From: Jet Propulsion Laboratory
Posted: Wednesday, May 14, 2014
Cassini is orbiting Saturn with a 35.8-day period in a plane inclined 40.7 degrees from the planet's equatorial plane. The most recent spacecraft tracking and telemetry data were obtained on May 7 using one of the 34-meter diameter Deep Space Network stations at Goldstone, California. Except for the science instrument issues described in previous reports (for more information search the Cassini website for "CAPS" and "USO"), the spacecraft continues to be in an excellent state of health with all of its subsystems operating normally. Information on the present position of the Cassini spacecraft may be found on "Eyes on the Solar System":
Picking up speed relative to the planet (but feeling no acceleration effect of course), Cassini spent the week falling inward along its orbit toward Saturn. Along the way it made some long-duration science observations, as well as some shorter ones.
Wednesday, April 30 (DOY 120)
The Magnetospheric Imaging Instrument (MIMI) continued a 34-hour long observation of Saturn's northern aurora.
Thursday, May 1 (DOY 121)
Though not often recounted in these reports, Cassini's Attitude and Articulation Control Subsystem regularly stabilizes the spacecraft for short periods using its small rocket thrusters while it sets the electrically-driven reaction wheels to appropriate speeds; one such maneuver executed today and another again on Monday. In addition, Cassini's science teams routinely put their instruments through numerous calibration exercises to ensure that their scientific data return can be accurately validated. Following today's reaction-wheel bias event, the Visible and Infrared Mapping Spectrometer (VIMS) spent two hours with its telescope trained on well-known reddish stars in order to calibrate the instrument; first was the star L2 Puppis and then it was Sigma Puppis. When this activity finished, the Cosmic Dust Analyzer (CDA) began a 35-hour long observation, collecting and reporting on dust that orbits Saturn in the retrograde direction. (CDA can determine a dust particle's mass, electrical charge, direction of flight, velocity, and chemical composition.)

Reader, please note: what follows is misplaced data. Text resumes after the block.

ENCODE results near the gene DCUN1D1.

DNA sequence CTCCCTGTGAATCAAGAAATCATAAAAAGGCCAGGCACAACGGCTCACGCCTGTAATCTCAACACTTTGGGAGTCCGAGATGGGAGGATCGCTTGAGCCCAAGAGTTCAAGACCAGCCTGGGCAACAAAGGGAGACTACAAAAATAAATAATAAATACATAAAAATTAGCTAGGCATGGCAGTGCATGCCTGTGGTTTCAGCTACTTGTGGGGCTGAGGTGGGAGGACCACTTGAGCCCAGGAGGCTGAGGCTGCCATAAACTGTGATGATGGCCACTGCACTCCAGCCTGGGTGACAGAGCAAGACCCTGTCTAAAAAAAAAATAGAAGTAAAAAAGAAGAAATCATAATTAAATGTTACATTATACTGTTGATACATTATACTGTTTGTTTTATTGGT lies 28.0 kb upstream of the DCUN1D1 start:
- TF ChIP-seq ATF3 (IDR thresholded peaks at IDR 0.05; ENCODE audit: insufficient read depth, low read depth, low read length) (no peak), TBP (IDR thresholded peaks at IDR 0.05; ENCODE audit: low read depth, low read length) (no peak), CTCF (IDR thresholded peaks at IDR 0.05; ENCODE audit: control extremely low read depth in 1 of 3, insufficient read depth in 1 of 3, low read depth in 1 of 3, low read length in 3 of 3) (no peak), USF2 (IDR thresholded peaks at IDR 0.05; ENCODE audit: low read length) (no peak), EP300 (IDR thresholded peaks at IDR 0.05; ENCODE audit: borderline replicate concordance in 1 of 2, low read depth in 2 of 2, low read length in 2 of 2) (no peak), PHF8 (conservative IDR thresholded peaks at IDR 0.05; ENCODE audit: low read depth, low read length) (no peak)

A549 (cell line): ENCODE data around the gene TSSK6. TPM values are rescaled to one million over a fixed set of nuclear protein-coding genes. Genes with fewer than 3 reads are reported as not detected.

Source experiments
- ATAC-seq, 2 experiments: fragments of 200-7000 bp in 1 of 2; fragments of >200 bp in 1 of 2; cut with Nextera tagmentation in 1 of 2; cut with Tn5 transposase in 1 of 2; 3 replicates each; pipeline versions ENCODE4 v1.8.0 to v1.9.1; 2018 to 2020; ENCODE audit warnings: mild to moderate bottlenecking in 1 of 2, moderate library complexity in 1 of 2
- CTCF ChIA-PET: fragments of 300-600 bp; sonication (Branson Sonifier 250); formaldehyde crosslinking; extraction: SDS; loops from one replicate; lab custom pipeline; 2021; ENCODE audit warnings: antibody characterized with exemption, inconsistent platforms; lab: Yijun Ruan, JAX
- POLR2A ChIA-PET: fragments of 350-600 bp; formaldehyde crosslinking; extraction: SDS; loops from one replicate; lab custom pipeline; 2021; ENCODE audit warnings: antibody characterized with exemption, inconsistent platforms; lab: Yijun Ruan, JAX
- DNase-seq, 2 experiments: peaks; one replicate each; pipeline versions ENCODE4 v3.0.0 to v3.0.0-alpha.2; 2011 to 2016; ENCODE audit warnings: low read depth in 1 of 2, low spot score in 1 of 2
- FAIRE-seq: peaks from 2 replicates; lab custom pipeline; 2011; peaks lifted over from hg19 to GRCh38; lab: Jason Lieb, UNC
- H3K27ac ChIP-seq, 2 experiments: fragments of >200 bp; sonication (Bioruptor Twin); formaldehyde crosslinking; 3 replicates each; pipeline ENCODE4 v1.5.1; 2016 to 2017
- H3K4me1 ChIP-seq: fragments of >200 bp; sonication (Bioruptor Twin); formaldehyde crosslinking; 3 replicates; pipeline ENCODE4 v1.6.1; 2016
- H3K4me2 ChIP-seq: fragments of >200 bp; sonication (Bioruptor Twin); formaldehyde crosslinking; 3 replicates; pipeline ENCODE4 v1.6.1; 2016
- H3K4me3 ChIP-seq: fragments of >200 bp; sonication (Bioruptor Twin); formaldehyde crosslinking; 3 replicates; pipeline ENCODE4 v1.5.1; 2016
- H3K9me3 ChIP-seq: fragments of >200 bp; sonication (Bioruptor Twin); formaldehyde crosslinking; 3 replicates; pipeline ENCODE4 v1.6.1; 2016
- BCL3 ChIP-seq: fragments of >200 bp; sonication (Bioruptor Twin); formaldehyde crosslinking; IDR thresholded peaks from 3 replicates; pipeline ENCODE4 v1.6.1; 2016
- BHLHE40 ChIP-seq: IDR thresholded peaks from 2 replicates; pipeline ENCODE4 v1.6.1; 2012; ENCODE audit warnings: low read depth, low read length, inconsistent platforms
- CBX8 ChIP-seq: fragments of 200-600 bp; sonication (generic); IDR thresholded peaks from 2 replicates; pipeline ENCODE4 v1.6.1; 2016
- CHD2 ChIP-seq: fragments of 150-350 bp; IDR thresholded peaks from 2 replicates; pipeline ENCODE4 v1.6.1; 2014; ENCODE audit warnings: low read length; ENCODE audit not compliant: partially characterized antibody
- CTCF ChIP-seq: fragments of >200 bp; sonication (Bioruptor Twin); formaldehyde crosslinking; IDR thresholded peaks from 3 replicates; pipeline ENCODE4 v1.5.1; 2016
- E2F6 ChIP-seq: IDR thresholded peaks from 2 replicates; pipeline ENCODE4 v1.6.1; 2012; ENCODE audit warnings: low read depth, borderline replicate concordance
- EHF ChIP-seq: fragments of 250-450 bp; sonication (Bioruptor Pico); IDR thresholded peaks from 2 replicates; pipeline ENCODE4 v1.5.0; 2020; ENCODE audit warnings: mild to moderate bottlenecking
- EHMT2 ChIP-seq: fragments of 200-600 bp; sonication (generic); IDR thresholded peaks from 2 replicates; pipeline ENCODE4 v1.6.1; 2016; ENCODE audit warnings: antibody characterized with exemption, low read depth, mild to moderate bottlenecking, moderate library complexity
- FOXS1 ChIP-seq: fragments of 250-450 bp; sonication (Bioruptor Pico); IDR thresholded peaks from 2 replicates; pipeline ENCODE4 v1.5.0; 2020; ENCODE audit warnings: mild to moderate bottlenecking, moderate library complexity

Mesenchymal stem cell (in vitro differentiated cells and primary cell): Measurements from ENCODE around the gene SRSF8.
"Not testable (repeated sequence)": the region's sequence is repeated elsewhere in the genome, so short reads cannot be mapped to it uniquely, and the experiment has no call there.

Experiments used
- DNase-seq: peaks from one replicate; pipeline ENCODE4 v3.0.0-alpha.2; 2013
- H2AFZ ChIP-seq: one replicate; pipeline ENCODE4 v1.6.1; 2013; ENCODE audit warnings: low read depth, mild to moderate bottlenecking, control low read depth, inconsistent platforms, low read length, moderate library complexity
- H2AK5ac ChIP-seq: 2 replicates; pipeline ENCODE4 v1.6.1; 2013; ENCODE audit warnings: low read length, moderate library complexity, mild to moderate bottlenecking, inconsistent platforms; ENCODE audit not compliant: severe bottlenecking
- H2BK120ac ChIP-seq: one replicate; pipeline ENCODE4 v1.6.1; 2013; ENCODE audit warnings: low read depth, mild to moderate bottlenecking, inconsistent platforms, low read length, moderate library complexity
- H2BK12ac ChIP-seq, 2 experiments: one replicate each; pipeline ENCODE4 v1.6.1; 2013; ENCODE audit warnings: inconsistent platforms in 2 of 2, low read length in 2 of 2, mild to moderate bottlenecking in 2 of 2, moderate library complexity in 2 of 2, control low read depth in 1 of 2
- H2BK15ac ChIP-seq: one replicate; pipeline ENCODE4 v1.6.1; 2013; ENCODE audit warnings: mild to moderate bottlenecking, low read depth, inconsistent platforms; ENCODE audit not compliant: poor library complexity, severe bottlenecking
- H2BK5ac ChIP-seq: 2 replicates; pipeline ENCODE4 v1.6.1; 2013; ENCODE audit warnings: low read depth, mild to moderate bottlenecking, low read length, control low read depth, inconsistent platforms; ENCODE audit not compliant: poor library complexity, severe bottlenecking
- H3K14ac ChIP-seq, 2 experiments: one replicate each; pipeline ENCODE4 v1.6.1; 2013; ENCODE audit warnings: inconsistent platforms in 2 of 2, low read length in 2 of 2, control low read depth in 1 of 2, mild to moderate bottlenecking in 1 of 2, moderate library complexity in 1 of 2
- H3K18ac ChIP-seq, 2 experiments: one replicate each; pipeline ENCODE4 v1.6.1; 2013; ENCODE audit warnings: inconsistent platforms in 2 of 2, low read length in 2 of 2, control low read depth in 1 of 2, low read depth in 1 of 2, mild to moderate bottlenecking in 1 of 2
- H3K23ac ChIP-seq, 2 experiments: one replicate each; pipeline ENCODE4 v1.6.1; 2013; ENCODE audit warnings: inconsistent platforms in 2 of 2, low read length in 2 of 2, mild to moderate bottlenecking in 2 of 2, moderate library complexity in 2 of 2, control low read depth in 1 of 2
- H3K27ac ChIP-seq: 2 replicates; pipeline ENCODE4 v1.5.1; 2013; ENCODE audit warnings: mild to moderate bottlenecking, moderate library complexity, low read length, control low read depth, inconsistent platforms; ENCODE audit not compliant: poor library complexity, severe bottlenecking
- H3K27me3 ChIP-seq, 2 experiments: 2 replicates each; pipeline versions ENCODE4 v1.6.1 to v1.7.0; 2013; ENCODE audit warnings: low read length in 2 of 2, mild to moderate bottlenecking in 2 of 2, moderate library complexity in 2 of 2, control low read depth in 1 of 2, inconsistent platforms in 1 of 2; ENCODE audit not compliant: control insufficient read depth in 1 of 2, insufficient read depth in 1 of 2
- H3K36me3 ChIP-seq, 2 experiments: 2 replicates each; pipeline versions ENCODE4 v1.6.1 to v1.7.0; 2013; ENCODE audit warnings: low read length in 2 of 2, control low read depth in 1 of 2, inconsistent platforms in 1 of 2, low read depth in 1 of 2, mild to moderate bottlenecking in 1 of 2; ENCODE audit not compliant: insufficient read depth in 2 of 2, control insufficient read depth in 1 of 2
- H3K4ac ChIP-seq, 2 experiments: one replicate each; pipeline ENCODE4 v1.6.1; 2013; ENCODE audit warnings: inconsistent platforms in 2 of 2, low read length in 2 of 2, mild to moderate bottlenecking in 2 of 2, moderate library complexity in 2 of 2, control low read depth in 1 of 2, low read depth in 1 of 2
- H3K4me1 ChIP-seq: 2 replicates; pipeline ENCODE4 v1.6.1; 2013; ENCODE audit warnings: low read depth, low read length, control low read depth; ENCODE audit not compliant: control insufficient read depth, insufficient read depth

Members of Cassini's Executive Staff conducted a peer-review with other JPL experts today to discuss plans for Cassini's Proximal Orbit mission segment, which is expected to begin in April 2017.
Friday, May 2 (DOY 122)
The Deep Space Network (DSN) carried out four sessions dedicated to Cassini this week, providing two-way digital communications and radiometric tracking. During two of these, the stations also participated in operations-readiness testing in preparation for a complicated Radio Science experiment coming up on May 17 during the Titan T-101 encounter.
Saturday, May 3 (DOY 123)
The Imaging Science Subsystem (ISS), along with VIMS and the Composite Infrared Spectrometer (CIRS), performed a 1.5-hour observation in the Titan monitoring campaign from a distance of three million kilometers. ISS then spent one hour in the Satellite Orbit Campaign looking for objects near the planet. VIMS then squeezed in a two-minute Saturn storm-watch observation. Finally, the Magnetometer took control of the spacecraft and had it pitching slowly about its X-axis for 25 hours. This was another type of science instrument calibration that is often repeated.
Sunday, May 4 (DOY 124)
ISS, CIRS and VIMS spent another 1.5 hours monitoring Titan, this time from 2.3 million kilometers away.
Monday, May 5 (DOY 125)
MIMI began an observation of the solar wind that would last 37.33 hours.
Back at JPL, new telemetry-display files were installed on the flight team's computer workstations, as well as upstream in some of the software that interfaces Cassini with the DSN. These changes will accommodate new capabilities that are going to be implemented on one of the spacecraft's science instruments.
Saturn's massive moon Titan almost seems to have its own little moon in an unusual image featured today:
Tuesday, May 6 (DOY 126)
Using one of the 34-meter diameter DSN stations in California, the flight team tonight began the process of sending commands to install new flight software on the spacecraft for the CIRS instrument. After a round-trip light time of two hours and 28 minutes, telemetry confirmed that each one of the 2,419 individual commands was properly received and stored on board in Cassini's Solid State Recorder.
Saturn is nearing opposition in Earth's night sky, and presenting a fine view in almost any small telescope. See JPL's "What's Up" video at:
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